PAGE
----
2. For the UK-Russia sanctions see The Russia (Sanctions) (EU Exit) Regulations 2019 (as amended) (the "UK Russia Sanctions"); for the EU-Russia sanctions see primarily Council Regulation (EU) No. 833/2014 (as amended) and Council Regulation (EU) No. 269/2014 (as amended) (the "EU Russia Sanctions").

3. UK Russia Sanctions, Section 3; Council Regulation (EU) No. 833/2014 (as amended), Article 13 and Council Regulation (EU) No. 269/2014 (as amended), Article 17

4. Article 21 of the Sanctions and Anti-Money Laundering Act 2018 and The Russia (Sanctions) (Overseas Territories) Order 2020.

5. The Export Control Joint Unit, which is part of DIT, is responsible for the majority of trade related sanctions.

6. See OFSI Guidance for the financial and investment restrictions in Russia (Sanctions) (EU Exit) Regulations 2019 and General guidance for financial sanctions under the Sanctions and Anti-Money Laundering Act 2018; see also Statutory guidance, Russia sanctions: guidance.

7. OFSI is also able to issue general licences, such as 'wind down' licences that allow counterparties to extricate themselves from commercial relationships with a designated entity within a specified period of time. OFSI has issued over 33 Russia sanctions related general licences since February 2022. See OFSI Annual Review April 2021 to August 2022, (the "OFSI 2022 Annual Review"), page 4.

8. For example, for living or legal expenses or for the purposes of a wind down.

9. See Commission consolidated FAQs on the implementation of Council Regulation No 833/2014 and Council Regulation No 269/2014.

10. See OFSI 2022 Annual Review, page 7, UK consolidated list of designated persons and EU list of designated persons under the EU Russia Sanctions.

11. See OFSI 2022 Annual Review, page 7.

12. UK Russia Sanctions, Sections 7, 10-15; Council Regulation (EU) No. 269/2014 (as amended), Article 2; EU Best Practices for the effective implementation of restrictive measures, 4 May 2018, page 22.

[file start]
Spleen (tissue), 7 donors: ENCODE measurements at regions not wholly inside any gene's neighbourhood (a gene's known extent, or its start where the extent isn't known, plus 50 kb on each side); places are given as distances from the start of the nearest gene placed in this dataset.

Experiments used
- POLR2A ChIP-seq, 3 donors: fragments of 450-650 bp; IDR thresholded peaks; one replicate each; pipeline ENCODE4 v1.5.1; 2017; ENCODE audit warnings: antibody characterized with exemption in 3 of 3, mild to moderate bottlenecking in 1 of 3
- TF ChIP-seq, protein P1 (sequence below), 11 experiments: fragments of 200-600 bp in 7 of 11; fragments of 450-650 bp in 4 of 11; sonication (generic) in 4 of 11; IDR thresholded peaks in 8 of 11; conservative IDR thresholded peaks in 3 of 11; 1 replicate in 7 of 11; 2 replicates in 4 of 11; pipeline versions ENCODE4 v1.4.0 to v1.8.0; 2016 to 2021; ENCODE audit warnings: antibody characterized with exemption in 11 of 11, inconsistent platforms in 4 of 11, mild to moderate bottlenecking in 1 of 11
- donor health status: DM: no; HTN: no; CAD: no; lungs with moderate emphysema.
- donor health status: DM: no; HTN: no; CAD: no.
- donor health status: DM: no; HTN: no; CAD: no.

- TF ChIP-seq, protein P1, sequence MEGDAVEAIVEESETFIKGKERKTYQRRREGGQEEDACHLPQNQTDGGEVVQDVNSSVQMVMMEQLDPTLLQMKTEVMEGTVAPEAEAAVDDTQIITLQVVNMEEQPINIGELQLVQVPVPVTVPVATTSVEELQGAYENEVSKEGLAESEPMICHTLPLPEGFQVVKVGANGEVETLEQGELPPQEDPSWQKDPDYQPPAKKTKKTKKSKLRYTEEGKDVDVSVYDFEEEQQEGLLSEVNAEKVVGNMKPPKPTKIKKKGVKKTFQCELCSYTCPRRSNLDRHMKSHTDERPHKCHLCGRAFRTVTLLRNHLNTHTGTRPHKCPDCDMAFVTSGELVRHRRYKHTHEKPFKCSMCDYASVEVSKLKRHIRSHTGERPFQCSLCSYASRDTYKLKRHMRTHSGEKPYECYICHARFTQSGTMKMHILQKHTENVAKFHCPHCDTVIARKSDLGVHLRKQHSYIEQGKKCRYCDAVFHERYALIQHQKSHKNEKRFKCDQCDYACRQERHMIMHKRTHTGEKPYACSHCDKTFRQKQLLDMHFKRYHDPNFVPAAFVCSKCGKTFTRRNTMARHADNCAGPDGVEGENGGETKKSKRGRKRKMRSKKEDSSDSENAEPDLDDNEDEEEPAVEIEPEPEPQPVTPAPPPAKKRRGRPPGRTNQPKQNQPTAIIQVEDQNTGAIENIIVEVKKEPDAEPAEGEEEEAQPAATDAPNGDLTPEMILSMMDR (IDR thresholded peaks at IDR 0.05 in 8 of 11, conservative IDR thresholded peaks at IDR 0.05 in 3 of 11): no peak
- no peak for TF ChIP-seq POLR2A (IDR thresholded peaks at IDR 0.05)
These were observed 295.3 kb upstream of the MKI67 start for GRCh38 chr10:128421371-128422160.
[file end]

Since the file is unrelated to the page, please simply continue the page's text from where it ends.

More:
13. For example, under the UK Russia Sanctions a designated person will be deemed to have control where "it is reasonable, having regard to all the circumstances, to expect that [the designated person] would (if [it] chose to) be able, in most cases or in significant respects, by whatever means and whether directly or indirectly, to achieve the result that the affairs of [the entity] are conducted in accordance with [the designated person]'s wishes" (UK Russia Sanctions, Section 7(4)); see also EU Best Practices guidance, page 22.

14. See, in particular, recommendations on page 12 of the UK NCA, NECC, jmlit and OFSI "Red ALERT Financial Sanctions Evasion Typologies: Russian Elites and Enablers".

15. UK Russia Sanctions, Section 17; Council Regulation (EU) No. 833/2014 (as amended), Article 5(6).

16. 6 UK Russia Sanctions, Sections 17 and 19A(2). It is also worth noting that there are exceptions, including for subsidiaries of entities incorporated outside of Russia.

17. UK Russia Sanctions, Section 16; Council Regulation (EU) No. 833/2014 (as amended), Article 5(1)-(4) and Article 5a.

18. UK Russia Sanctions, Sections 16, 17 and 18B.

19. Council Regulation (EU) No. 833/2014 (as amended), Articles 3a and 2e.

20. See Joint Statement dated 26 February 2022 and Council Regulation (EU) No. 833/2014 (as amended), Article 5h.

21. UK Russia Sanctions, Section 54B-C; Council Regulation (EU) No. 833/2014 (as amended), Article 5n.

22. UK Russia Sanctions, Sections 46Z4-8; Council Regulation (EU) No. 833/2014 (as amended), Article 3m.

23. This prohibition was effective from 5 December 2022. See UK Russia Sanctions, Sections 46Z9A-D and General Licence – Oil Price Cap INT/2022/2469656; EU Council Decision (CFSP) 2022/2369.

24. UK Russia Sanctions, Sections 22-29; Council Regulation (EU) No. 833/2014 (as amended), Article 3b.

25. UK Russia Sanctions, Section 57J; Council Regulation (EU) No. 833/2014 (as amended), Article 3d.

26. UK Russia Sanctions, Sections 22-29; Council Regulation (EU) No. 833/2014 (as amended), Article 3c

27. For example, the EU has clarified that scheduled flights into Russia by non-Russian airlines do not constitute the use of aircraft in Russia (see EU FAQ Guidance G2(23)) and the UK has issued a licence permitting such activity (General Trade Licence Russia Sanctions - Vessels).

28. UK Russia Sanctions, Sections 46S-X; Council Regulation (EU) No. 833/2014 (as amended), Article 3i and Annex XXI.

The content of this article is intended to provide a general guide to the subject matter. Specialist advice should be sought about your specific circumstances.